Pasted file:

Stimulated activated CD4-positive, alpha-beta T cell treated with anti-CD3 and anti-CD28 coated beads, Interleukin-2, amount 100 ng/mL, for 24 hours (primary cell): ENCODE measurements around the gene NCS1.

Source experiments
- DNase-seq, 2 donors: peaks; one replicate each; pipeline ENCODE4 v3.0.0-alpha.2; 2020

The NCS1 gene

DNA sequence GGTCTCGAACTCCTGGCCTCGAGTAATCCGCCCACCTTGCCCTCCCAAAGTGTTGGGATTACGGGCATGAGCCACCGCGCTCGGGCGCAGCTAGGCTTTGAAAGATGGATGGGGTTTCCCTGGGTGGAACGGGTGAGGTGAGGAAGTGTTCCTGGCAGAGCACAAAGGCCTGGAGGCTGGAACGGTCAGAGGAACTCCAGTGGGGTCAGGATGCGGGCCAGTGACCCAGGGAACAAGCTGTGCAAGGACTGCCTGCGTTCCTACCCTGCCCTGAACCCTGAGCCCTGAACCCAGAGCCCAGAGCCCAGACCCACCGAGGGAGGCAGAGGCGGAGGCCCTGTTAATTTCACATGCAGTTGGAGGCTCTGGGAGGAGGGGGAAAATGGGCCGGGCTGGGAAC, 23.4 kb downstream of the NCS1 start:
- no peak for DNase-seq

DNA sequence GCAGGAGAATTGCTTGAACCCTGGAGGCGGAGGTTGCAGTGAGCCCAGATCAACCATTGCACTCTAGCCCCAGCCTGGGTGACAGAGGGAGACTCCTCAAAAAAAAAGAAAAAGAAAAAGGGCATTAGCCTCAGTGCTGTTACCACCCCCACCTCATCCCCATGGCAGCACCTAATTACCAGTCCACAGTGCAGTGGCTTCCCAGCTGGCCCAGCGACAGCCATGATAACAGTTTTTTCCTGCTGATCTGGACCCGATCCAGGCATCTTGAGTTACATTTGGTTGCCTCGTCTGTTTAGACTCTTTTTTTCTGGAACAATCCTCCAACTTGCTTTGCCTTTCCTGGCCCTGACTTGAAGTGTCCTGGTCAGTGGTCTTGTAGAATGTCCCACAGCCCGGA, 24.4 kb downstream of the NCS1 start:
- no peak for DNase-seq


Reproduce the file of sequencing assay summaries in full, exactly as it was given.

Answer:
Stimulated activated CD4-positive, alpha-beta T cell treated with anti-CD3 and anti-CD28 coated beads, Interleukin-2, amount 100 ng/mL, for 24 hours (primary cell): ENCODE measurements around the gene NCS1.

Source experiments
- DNase-seq, 2 donors: peaks; one replicate each; pipeline ENCODE4 v3.0.0-alpha.2; 2020

The NCS1 gene

DNA sequence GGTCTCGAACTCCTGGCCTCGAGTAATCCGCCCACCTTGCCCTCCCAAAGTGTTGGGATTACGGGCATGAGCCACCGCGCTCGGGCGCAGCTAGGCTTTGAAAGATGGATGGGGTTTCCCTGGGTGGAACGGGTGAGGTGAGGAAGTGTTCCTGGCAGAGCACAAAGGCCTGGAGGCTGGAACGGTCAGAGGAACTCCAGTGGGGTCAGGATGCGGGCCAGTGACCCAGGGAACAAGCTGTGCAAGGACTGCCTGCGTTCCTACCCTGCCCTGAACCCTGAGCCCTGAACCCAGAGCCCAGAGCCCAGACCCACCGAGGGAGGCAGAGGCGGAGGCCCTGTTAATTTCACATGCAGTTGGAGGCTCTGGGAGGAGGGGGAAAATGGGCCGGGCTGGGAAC, 23.4 kb downstream of the NCS1 start:
- no peak for DNase-seq

DNA sequence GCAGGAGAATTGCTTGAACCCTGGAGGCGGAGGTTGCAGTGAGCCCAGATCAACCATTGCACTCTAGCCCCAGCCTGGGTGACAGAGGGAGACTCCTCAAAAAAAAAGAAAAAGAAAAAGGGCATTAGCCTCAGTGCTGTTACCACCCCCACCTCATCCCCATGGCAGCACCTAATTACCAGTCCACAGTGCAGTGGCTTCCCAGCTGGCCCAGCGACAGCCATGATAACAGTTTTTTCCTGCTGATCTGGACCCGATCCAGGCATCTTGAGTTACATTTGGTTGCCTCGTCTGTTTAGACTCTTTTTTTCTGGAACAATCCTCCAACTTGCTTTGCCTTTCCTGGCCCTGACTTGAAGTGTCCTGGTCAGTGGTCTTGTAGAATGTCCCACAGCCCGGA, 24.4 kb downstream of the NCS1 start:
- no peak for DNase-seq